BRADFORD will host the UK's biggest feminist conference this weekend, featuring talks from local and international activists.

The 2019 FiLiA Conference started yesterday with a free film screening and will continue over both Saturday and Sunday, with issues such as domestic abuse, sexual assault and gender disparities on the agenda.

The conference, held at The Bradford Hotel, aims to, "Unite women around the country in defending women's human rights and building sisterhood and solidarity", according to FiLiA trustee Julian Norman.

"Holding the conference in Bradford this year has given us the opportunity to build connections in this fantastic city and to contribute to its rich feminist history."

Some of those taking to the stage include Pragna Patel, director of Southall Black Sisters (SBS), who, "Explores the ways in which SBS's 'Bradford connection' has shaped the organisation's brand of secular, anti-racist and anti-fundamentalist feminism", according to

Also there will be Megan Armitage, a 19-year-old university student from Halifax, who is the great-granddaughter of Bradford Suffragette Lilian Armitage. Lilian spent 14 days in prison for storming parliament in 1907 as part of the Suffragette movement.

FiLiA have also built connections in South America and activists from Brazil - including Tatiana Nascimento, Alane Teixeira Reis and Ellen Cristina Acioli Fernandes - will be addressing patriarchy and racism.

Marie Laguerre, a French-Lebanese architecture student, will also be present. She was assaulted on the street by a man in 2018 and the video she recorded of the incident went viral. Speaking on the subsequent media attention, Marie said she, "Used this opportunity to raise awareness about violence against women and sexism in general" and it also led to her being featured on the BBC's '100 Women 2018' list.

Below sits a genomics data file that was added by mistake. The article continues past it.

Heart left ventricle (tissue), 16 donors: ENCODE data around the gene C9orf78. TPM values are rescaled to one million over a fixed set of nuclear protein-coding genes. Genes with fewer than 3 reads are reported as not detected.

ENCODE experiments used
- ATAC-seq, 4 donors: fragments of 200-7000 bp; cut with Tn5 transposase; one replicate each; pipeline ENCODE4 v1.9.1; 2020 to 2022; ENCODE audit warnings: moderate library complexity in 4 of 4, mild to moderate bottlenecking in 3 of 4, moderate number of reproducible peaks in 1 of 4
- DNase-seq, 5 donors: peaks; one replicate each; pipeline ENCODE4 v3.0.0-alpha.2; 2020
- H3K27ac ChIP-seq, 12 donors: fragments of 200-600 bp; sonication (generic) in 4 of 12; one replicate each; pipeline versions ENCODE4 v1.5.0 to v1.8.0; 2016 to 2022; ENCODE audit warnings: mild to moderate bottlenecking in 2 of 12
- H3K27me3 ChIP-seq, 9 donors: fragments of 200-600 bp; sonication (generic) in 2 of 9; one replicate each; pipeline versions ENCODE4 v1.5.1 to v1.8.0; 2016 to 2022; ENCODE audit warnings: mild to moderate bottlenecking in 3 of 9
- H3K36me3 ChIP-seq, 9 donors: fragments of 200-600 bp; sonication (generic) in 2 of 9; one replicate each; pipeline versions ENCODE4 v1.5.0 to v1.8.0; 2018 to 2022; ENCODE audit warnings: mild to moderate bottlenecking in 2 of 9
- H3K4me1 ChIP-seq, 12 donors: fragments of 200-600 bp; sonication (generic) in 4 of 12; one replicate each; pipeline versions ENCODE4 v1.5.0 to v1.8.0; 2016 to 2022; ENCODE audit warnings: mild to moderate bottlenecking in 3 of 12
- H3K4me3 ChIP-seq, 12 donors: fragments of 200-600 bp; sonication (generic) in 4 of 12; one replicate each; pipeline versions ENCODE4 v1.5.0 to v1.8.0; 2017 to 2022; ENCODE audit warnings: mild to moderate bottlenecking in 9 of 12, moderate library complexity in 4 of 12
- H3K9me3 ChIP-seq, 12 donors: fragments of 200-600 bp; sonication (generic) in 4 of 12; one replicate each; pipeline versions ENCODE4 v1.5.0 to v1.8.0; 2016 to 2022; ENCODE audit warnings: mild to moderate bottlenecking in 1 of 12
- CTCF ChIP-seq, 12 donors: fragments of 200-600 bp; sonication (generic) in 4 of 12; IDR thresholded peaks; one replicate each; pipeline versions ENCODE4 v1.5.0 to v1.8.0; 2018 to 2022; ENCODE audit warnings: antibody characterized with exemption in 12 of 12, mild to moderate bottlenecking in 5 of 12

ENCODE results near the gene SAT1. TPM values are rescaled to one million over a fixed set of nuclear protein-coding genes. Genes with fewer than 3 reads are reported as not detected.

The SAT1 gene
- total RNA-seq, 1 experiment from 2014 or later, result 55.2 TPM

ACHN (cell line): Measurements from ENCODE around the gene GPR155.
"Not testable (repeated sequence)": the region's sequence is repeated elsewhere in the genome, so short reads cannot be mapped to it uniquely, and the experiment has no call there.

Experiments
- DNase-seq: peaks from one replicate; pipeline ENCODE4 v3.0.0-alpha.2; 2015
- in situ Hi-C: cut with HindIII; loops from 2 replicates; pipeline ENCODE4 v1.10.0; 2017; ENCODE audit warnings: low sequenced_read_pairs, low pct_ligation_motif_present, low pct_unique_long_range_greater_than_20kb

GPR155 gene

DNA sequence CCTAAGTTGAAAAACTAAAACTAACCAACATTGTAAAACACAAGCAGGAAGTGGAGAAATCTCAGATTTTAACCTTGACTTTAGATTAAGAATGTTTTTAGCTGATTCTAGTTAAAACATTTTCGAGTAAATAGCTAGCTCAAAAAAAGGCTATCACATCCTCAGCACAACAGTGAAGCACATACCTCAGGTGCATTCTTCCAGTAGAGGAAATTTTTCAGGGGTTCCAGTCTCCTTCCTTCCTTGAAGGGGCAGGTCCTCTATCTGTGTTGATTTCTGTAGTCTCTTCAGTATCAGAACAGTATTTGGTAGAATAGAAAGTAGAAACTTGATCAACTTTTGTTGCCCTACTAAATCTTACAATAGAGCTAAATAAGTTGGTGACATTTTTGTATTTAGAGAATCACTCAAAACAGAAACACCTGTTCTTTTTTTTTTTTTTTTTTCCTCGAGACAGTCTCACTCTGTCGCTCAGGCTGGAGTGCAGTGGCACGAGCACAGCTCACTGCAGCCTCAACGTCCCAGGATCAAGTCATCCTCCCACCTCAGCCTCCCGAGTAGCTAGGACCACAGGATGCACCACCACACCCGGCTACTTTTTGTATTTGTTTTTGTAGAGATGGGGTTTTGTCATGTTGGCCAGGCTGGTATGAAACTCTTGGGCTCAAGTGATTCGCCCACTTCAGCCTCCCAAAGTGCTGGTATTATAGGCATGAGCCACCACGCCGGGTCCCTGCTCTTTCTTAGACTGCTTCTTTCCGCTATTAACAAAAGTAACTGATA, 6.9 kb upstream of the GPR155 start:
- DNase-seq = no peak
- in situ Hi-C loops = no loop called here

A free screening of the documentary '3 Seconds Divorce' – which boasts international film festival awards – took place at the hotel last night.

3 Seconds Divorce was shot over 3 years and tells the story of Lubna, an Indian Muslim woman who fell victim to 'triple-divorce' – a Sharia tradition which allowed Muslim men to legally divorce their wives by simply saying the word 'divorce' three times.

The Indian Parliament finally approved a bill that made triple-divorce a criminal offence in July 2019.

There are several different types of divorce in Islam. Although triple-divorce is one method, a type of divorce known as 'Khul' differs in that it is initiated by the wife, rather than by the husband.

Triple-divorce is banned in most Islamic countries, including Pakistan (who banned the practice in 1961), Turkey (1926), Egypt (1929) as well as Bangladesh and Sudan amongst others.

The trailer for 3 Seconds Divorce calls the documentary, "The story of the biggest revolution led by Muslim women in the history of India", while director Shazia Javed, who is Canadian and of Indian descent, said, "So many women were affected by the practices of instant and oral divorce."

"We need to ask ourselves how our silence might enable oppressive practices like this. The film is my attempt to amplify the voices of the women who, even though they are in vulnerable situations, are speaking up."